A small business owner in Georgia was arrested for carrying a gun on his own property, the furniture store that he operates in Lithonia, GA. Although the man, Eric Lee, has a concealed carry permit from the state, his gun was still confiscated and he was arrested immediately when police showed up outside of his store one night.
Lee explained to WSBTV that he heard noise outside of his store and brought his gun with him to investigate. It turned out to be a group of homeless people that were nearby the store making the noise.
Lee described the scene that took place as one of panic and confusion on behalf of the officers.
“[The police] just pulled in and said, ‘What is going on? What is going on? Hands up, anybody have any weapon?’ I said I have a gun. They just grabbed me, took my gun and threw me in the car,” Lee said.
Even though Lee owned the property he was dragged away from, he was issued a citation for loitering and his truck was towed.
The officer reporting on the incident indicated that Lee was taken to jail because the officer “could smell a strong smell of an alcoholic beverage” on the man. In the state of Georgia, “it is against the law to be in possession of firearm while ... under the influence of alcohol or any drug,” according to Georgia Packing, a website that explains Georgia’s gun laws.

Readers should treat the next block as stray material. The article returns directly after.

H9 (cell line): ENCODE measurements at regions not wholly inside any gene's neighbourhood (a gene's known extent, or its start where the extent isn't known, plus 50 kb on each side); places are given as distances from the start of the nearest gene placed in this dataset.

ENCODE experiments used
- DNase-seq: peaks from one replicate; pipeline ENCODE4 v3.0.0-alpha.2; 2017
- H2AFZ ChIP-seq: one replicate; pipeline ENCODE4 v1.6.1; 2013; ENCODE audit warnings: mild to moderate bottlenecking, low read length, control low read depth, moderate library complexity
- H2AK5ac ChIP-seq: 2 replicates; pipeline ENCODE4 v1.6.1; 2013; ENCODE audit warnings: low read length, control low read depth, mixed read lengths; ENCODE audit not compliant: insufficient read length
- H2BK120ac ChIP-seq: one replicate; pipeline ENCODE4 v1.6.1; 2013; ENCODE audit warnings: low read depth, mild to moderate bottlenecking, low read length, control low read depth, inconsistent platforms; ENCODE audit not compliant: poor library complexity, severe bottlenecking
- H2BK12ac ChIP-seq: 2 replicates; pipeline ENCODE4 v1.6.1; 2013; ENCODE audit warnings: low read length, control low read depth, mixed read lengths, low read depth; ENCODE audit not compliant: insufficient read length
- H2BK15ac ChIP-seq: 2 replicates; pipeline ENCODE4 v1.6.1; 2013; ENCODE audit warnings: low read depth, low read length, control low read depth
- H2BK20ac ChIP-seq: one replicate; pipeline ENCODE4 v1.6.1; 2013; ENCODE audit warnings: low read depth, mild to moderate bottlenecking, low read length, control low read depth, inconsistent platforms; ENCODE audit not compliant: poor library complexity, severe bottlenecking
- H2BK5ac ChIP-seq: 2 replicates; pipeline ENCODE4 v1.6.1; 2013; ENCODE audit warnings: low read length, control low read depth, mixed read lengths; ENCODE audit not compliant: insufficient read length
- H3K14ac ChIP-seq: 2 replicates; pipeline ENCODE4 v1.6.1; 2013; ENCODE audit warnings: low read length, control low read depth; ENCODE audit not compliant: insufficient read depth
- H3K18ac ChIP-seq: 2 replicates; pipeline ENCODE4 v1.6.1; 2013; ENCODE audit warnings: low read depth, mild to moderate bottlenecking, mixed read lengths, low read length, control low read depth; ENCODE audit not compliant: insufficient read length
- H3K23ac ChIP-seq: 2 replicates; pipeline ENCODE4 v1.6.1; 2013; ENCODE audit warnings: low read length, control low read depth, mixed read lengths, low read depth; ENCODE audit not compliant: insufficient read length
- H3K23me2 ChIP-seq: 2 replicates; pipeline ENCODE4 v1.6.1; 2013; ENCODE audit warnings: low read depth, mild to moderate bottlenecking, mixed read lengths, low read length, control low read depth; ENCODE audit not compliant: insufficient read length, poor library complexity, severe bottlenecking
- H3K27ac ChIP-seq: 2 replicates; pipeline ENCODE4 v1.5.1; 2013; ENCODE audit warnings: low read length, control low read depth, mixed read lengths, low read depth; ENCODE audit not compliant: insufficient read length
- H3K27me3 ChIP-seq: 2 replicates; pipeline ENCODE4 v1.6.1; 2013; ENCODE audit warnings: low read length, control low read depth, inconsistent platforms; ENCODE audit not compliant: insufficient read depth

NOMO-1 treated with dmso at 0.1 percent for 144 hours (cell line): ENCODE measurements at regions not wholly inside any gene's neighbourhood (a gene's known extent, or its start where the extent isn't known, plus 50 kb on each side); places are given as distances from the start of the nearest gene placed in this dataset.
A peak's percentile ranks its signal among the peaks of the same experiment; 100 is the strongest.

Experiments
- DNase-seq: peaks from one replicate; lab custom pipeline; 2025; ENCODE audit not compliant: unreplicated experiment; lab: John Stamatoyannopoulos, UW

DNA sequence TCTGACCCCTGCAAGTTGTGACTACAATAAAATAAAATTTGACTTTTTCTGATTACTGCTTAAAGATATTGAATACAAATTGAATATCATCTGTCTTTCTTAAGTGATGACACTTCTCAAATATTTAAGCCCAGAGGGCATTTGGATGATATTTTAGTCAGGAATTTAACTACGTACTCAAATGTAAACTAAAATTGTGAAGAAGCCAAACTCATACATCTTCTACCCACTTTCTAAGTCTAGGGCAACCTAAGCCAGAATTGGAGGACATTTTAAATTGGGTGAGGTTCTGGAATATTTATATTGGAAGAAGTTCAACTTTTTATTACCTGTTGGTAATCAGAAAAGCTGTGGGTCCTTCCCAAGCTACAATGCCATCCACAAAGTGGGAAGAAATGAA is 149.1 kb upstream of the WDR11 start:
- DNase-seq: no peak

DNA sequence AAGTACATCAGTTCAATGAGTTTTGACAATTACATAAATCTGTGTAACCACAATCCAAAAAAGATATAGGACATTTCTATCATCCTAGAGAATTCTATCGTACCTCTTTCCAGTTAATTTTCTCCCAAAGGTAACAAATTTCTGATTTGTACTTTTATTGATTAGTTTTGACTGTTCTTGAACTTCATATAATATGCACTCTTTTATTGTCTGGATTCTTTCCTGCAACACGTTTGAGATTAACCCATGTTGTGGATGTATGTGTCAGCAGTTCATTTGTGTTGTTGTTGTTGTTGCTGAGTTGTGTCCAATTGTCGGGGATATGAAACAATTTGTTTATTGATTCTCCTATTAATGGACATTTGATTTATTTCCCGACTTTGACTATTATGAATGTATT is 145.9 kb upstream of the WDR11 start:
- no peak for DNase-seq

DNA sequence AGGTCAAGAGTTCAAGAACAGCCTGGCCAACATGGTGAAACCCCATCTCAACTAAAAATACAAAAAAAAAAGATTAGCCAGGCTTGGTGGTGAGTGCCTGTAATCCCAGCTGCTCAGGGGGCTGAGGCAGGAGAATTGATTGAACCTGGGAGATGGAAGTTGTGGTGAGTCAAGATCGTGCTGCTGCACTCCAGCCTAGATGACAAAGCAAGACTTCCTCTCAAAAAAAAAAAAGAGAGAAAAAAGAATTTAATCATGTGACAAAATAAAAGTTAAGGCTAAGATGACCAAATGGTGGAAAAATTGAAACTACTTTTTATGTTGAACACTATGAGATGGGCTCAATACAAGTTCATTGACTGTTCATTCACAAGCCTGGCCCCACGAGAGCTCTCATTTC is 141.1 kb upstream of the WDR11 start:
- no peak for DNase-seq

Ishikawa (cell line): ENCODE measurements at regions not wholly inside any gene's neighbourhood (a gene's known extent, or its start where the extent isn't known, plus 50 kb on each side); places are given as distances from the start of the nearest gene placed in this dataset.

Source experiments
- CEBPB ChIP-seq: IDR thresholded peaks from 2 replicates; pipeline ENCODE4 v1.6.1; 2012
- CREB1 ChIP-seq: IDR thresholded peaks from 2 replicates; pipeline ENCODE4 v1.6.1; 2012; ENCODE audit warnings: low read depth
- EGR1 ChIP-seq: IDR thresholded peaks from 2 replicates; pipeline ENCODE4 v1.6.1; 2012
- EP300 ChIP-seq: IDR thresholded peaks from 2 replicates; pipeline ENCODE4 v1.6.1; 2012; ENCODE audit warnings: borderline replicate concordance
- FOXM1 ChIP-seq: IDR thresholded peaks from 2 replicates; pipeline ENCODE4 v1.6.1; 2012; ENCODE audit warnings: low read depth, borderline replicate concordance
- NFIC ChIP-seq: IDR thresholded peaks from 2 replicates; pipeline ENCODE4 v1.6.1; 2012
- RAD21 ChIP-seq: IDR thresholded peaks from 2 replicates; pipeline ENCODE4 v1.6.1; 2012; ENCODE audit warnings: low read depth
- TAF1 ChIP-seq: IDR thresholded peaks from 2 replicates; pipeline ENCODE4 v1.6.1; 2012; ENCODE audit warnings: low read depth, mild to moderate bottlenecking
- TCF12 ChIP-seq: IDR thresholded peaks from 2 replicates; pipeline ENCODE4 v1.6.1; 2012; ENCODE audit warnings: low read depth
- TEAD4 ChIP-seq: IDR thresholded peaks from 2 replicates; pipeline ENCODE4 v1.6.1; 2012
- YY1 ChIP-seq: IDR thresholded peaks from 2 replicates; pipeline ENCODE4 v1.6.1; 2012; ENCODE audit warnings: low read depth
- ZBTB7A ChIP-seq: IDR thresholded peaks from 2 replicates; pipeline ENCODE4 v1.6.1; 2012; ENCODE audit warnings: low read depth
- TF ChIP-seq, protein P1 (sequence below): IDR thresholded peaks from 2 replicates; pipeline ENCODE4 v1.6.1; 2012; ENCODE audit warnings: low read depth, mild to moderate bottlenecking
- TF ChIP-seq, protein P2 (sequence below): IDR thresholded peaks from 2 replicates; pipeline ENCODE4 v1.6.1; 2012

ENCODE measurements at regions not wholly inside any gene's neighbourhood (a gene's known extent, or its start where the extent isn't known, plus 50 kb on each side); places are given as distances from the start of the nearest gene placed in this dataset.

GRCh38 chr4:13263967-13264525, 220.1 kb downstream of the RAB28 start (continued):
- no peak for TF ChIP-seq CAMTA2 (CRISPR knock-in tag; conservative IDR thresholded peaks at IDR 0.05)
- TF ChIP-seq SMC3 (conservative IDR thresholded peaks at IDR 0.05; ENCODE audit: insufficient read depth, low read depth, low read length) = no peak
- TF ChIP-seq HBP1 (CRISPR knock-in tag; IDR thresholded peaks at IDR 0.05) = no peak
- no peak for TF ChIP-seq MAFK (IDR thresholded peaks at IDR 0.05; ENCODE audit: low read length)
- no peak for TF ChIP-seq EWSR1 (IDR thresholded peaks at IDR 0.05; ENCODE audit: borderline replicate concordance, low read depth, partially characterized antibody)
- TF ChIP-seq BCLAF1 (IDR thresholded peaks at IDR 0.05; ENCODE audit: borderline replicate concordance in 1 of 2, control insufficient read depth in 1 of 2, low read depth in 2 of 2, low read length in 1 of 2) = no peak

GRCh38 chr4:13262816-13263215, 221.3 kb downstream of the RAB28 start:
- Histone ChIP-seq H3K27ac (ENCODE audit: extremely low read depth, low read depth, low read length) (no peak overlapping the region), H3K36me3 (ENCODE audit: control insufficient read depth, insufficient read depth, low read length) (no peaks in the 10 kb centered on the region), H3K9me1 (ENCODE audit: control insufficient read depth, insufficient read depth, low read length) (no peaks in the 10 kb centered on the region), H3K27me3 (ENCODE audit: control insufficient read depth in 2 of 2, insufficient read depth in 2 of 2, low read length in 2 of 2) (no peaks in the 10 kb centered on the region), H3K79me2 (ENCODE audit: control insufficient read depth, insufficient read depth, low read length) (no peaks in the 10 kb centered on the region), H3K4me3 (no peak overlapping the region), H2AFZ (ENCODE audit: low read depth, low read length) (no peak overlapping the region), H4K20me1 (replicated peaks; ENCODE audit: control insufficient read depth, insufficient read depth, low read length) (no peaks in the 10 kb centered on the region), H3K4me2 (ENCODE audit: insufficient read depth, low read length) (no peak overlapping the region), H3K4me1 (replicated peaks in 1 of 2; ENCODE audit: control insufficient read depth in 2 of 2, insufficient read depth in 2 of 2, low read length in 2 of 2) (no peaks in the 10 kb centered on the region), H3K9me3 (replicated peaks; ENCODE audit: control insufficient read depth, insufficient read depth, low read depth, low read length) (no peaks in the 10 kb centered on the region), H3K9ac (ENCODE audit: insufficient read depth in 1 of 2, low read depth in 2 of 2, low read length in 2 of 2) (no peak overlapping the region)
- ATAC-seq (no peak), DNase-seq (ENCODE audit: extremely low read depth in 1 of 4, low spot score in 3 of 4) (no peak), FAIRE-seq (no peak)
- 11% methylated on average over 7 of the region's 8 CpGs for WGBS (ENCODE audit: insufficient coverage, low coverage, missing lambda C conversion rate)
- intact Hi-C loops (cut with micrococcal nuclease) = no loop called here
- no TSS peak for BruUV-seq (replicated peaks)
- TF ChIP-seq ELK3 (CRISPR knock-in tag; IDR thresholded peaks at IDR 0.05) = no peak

Lee, however, insists that the smell of alcohol was coming from the homeless people that were initially making noise on his property. A judge quickly dismissed his case and issued him an apology. Despite over a year of attempting to reclaim his gun and the costs incurred from the arrest, however, judges have done little to respond to his requests.
“I am not sure how one can be loitering on property that they own. I am also not sure how one can be carrying a weapon without a permit when they do indeed have a permit for the weapon at issue. I believe my Fourth and Second Amendment rights were violated,” Lee wrote in a letter to DeKalb County Internal Affairs.
Lee has since filed a federal lawsuit, claiming a violation of those aforementioned constitutional rights.